{¶53} Q. Okay.

{¶54} A. So the most of what you see there, you'll see from that black - - you notice we got - - our street is black. And with them [the delivery drivers] coming in - - you see this right here? When they coming in - - you all you can see is wheel marks from the black tires. They constantly coming in with the wheelbarrow with the black tires, so that's what you see there.

{¶55} Deposition of Freddie Edwards at 40-41. It is undisputed that the area in question would have been cleaned and inspected at approximately 7:00 a.m. by Edwards. As is stated above, Edwards testified that the area really did not get that dirty and was not known for accumulating grease.

{¶56} There is no evidence that anyone complained of the condition of the floor prior to appellant's fall. Appellant, during his deposition, testified that he was unaware of anyone complaining of the condition of the floor prior to his fall. He further testified that, regardless of what caused him to slip and fall, he had no personal knowledge of how long any substance had been there or what caused the floor to be in that condition on that morning. Appellant testified that the area looked dry before he fell.

{¶57} Appellant testified that he had never slipped on the ceramic tile floor inside the rear delivery entrance at the restaurant prior to the date of the incident and that the floor had not been slippery prior to such date.

{¶58} Dawn Herchenroeder, the prep cook, testified during her deposition that her routine when she arrives at 7:00 a.m. is to go downstairs and get the checkbook and that she unlocks the door for the rear delivery entrance. She testified that she has never slipped on the rear entrance floor and did not do so that morning. She, therefore, would have traversed the area at issue without incident.

{¶59} Appellant maintains that appellees or their employees created the hazard by piling up large amounts of trash and dragging such trash on the floor, causing it to leak or otherwise spill. Edwards testified that all trash from the previous night as supposed to have been removed prior to his arrival in the morning. There was no testimony or other evidence that a bag or box was leaking. Appellant testified that he did not have to move anything to get into the building. We find that appellant's theory that leaking trash caused his fall is speculation and not supported by the evidence. There also is no evidence that any of appellees' employees were responsible for the greasy substance to be there or knew of its existence.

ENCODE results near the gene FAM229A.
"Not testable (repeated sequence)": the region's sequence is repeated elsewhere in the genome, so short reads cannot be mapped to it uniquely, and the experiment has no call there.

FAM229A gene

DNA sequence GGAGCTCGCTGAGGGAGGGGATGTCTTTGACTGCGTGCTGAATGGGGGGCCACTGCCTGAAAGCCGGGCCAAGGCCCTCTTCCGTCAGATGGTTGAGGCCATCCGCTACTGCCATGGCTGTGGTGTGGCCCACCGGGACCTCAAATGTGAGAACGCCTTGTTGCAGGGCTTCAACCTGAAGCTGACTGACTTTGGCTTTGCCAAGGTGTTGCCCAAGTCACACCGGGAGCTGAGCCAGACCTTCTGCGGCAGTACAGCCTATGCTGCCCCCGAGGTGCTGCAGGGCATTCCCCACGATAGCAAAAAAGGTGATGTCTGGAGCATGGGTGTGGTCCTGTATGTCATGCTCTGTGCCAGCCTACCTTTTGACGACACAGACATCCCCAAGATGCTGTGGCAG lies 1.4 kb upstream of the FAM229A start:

{¶60} We find that, construing the evidence in appellant's favor, reasonable minds could only conclude that appellees were not negligent. Appellant has not shown what the substance was that he slipped on, that appellees caused the substance to be there, or that appellees had adequate time to clean up the same.

{¶61} Appellant's sole assignment of error is, therefore, overruled.

{¶62} Accordingly, the judgment of the Stark County Court of Common Pleas is affirmed. By: Baldwin, P.J. Wise, John, J. and Wise, Earle, J. concur.

Summaries of

Cole v. Sylvester's N. End Grille

Feb 23, 2021
2021 Ohio 502 (Ohio Ct. App. 2021)
Case details for

Cole v. Sylvester's N. End Grille

Case Details

Full title:DONALD E. COLE, Plaintiff - Appellant v. SYLVESTER'S NORTH END GRILLE, et…


Date published: Feb 23, 2021


2021 Ohio 502 (Ohio Ct. App. 2021)